Macdui was busy on Saturday. When I reached the summit cairn there must have been at least twenty folk there and lots more approaching and leaving. One group on their way off was a party led by Simon from Cairngorm Treks, who greeted me by asking where I was off to today. Hmm. Britain’s second-highest mountain might have been enough, but he obviously knows me: on Saturday the summit cairn was just on the way to where I was heading.
Within just a few minutes of leaving the summit I was on the North Top of Macdui, bypassed by the highway from Cairngorm so seldom trod, despite being only a few feet of reascent, then I was dropping down its northern slopes to one of the least visited yet easily accessible parts of the mountain, that area where the Feith Buidhe and Garbh Uisge streams gather strength before tipping down into the great chasm of Loch Avon.
I was heading for the Feith Buidhe slabs, in the hope of getting some photos of the snow tunnels and crevasses in the long-lying snow patches there. I was there a few years ago and got a few pictures like this – more a snow bridge than a tunnel.
But I’d seen photos Ian Cameron took there last weekend and reckoned I might get something more impressive this time around. So after walking as far as the Feith Buidhe stream on the plateau, I zigged under some outcrops back to just above the Garbh Uisge Beag and then zagged back to find the snowfield on the Feith Buidhe slabs, which had been totally invisible from above, but was quite extensive.
The slabs between the Feith Buidhe and the Garbh Uisge are an impressive feature even on their own: great sheets of granite, easy enough angled to walk on and stepped layer upon layer, sometimes rearing up in vertical walls, but often with slanting ledges or stepped corners providing surprising ways through. These steps bank out completely under winter snow, and provide enough of an anchor to stop it sliding off in spring, as it does on Coire an Lochain’s Great Slab in the nearby northern corries of Cairngorm.
When I got up close it was a bit of a bust in terms of what I’d been looking for. A once impressive tunnel had collapsed, leaving just a slender sliver of snowbridge amidst a broken jumble of ice slabs and boulders. But the novelty of being up close to snow 10 feet deep or more (at the edges) in the middle of summer meant I wasn’t too downhearted and enjoyed an hour or so just wandering about on the slabs and ledges exploring what I could of the area. There was an interesting looking crevasse away in the middle, but with no-one else about I didn’t think it was wise to take too many chances; those ice boulders you see in the photo were very heavy – and very hard – and I didn’t fancy being under anything like that.
After I’d amused myself for long enough around the edges of this summer snow I started heading back to base – that was a long way away at Bob Scott’s Bothy, but I had plans on the way. A few weeks earlier I’d been in the area with a friend and had climbed from the Shelter Stone up onto the plateau by a route parallel to the Garbh Uisge. We’d left the course of the burn to head over to Carn Etchachan on that occasion, but this time I wanted to follow the course of the burn further.
This is a tremendous area of Macdui. As I mentioned above, being away from the trade routes, it’s little frequented, and indeed, much of it is hidden from most places people are likely to be.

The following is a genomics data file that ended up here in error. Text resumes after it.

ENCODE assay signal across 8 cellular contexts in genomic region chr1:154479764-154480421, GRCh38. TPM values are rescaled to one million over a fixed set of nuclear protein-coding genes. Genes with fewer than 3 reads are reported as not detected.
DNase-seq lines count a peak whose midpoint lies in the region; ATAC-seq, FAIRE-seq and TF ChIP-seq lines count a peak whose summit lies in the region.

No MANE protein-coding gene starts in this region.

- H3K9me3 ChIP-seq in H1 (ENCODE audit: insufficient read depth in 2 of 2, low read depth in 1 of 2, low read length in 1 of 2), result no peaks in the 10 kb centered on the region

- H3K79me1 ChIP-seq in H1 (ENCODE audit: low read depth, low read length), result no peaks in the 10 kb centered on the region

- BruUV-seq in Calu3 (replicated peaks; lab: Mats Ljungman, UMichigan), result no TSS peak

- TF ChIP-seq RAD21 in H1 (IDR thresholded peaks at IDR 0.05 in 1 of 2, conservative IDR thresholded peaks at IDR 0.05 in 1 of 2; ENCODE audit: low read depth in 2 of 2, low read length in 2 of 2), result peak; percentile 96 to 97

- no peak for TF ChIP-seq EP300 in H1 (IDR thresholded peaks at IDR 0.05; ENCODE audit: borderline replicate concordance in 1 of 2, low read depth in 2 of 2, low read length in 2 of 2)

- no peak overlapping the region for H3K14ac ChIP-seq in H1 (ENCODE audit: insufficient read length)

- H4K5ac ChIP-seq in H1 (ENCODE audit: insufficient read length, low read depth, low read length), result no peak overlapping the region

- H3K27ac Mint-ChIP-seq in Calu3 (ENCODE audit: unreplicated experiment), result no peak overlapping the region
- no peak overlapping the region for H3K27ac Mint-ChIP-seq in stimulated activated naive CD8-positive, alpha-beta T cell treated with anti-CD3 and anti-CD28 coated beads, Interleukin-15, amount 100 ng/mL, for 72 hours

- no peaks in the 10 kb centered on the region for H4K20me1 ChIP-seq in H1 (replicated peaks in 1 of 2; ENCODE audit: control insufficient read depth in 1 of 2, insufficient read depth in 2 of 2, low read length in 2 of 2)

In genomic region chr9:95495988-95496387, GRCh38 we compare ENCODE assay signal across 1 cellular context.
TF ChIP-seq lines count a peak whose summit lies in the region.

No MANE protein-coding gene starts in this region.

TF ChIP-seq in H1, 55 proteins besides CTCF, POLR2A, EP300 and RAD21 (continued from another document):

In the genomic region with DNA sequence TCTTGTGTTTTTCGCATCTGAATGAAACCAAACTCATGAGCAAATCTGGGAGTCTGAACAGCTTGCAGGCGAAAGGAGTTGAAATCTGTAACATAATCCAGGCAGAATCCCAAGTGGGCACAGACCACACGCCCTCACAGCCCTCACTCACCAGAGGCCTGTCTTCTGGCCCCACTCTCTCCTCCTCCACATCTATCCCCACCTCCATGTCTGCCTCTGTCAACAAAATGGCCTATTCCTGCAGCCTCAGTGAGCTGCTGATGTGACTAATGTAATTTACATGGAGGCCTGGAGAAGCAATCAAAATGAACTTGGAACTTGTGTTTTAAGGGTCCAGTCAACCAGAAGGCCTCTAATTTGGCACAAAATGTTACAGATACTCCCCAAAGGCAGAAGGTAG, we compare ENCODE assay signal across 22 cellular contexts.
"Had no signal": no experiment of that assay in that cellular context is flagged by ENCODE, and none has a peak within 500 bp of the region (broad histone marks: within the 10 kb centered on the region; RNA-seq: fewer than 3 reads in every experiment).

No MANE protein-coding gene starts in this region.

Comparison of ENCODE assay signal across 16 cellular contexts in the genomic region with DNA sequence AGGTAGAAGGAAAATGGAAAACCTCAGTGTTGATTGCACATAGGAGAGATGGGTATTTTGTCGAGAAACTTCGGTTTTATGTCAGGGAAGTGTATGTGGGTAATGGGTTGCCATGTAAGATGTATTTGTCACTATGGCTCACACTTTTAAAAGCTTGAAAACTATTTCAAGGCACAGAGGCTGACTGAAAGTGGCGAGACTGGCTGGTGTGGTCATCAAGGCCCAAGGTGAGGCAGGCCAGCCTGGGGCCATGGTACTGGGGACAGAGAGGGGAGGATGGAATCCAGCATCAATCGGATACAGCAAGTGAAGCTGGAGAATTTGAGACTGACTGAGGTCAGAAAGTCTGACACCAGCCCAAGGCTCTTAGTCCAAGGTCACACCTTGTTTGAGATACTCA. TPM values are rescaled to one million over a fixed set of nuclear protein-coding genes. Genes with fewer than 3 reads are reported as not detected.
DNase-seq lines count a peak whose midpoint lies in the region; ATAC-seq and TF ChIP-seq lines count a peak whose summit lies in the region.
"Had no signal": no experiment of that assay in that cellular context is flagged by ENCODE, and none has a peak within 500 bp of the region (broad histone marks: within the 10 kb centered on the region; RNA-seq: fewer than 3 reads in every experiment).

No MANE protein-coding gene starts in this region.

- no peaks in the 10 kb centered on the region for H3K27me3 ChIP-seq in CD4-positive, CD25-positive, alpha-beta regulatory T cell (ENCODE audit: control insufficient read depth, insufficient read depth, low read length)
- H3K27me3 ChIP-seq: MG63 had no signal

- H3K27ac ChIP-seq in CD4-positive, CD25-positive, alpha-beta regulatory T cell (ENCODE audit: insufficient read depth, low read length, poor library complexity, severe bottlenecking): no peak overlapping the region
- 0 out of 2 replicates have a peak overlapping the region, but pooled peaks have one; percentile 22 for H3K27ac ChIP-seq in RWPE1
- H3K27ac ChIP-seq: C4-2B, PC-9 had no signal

The Garbh Uisge is well named – rough water – and the ground it travels through is pretty rough too, all rock and scree with sparse vegetation, many of the hollows showing by the black moss on the stones how long they spend under snow. It’s fascinating looking at the different states of the rock – all granite, yet showing so much variation, from bedrock slabs waterworn and smooth, to bulging outcrops with horizontal fault lines expanding into cracks and different types of blockfields, some where thinnish sheets of granite resemble a ruptured flagstone floor, others with more irregular boulders. Some rocks lie in close pieces, fractured, clearly fitting together, yet with edges so worn you know they have lain in pieces for millennia rather than mere years. It’s a place where you realise the erosion of mountains is an ongoing process rather than just an end result. Sit in the bowl of Loch Avon and look up at the cliffs all around – An Sticil, Carn Etchachan, Hell’s Lum, Stag Rocks and all the others – and there’s somehow a sense of permanence. But here, in the corrie of the Garbh Uisge Mor, you know both that you are seeing an unfinished landscape and that this mountain shaping is happening in a deep geological time that is beyond imagining. It is a wild place. In almost 50 years of coming to this mountain I have never seen anything resembling the mythical Grey Man but, if there was such a creature, this is where he would be found.
And yet it’s not a horrible place. On Saturday I walked with pleasure up the course of the Garbh Uisge Mor, delighting in the sheets of slabs, the rushing gullies, the sandy coves, the cataracts and the still pools, exclaiming at the surprise of a small lochan appearing at eye level, marveling at the bright delicacy of ferns growing in a crevice between rocks. Distant views ranged from the Cairngorm massif to the north to Beinn Mheadhoin’s tors further east, but they remained essentially a backdrop to the more intimate views of this secret corner of Ben Macdui.
When finally I left the course of the burn to contour round the buttress separating it from the main path up from Loch Etchachan and cross that to return over the top of Derry Cairngorm, there was still plenty of good walking to do, but nothing beat the highlight of those couple of hours of summer snow on granite slabs and the rough water of Macdui.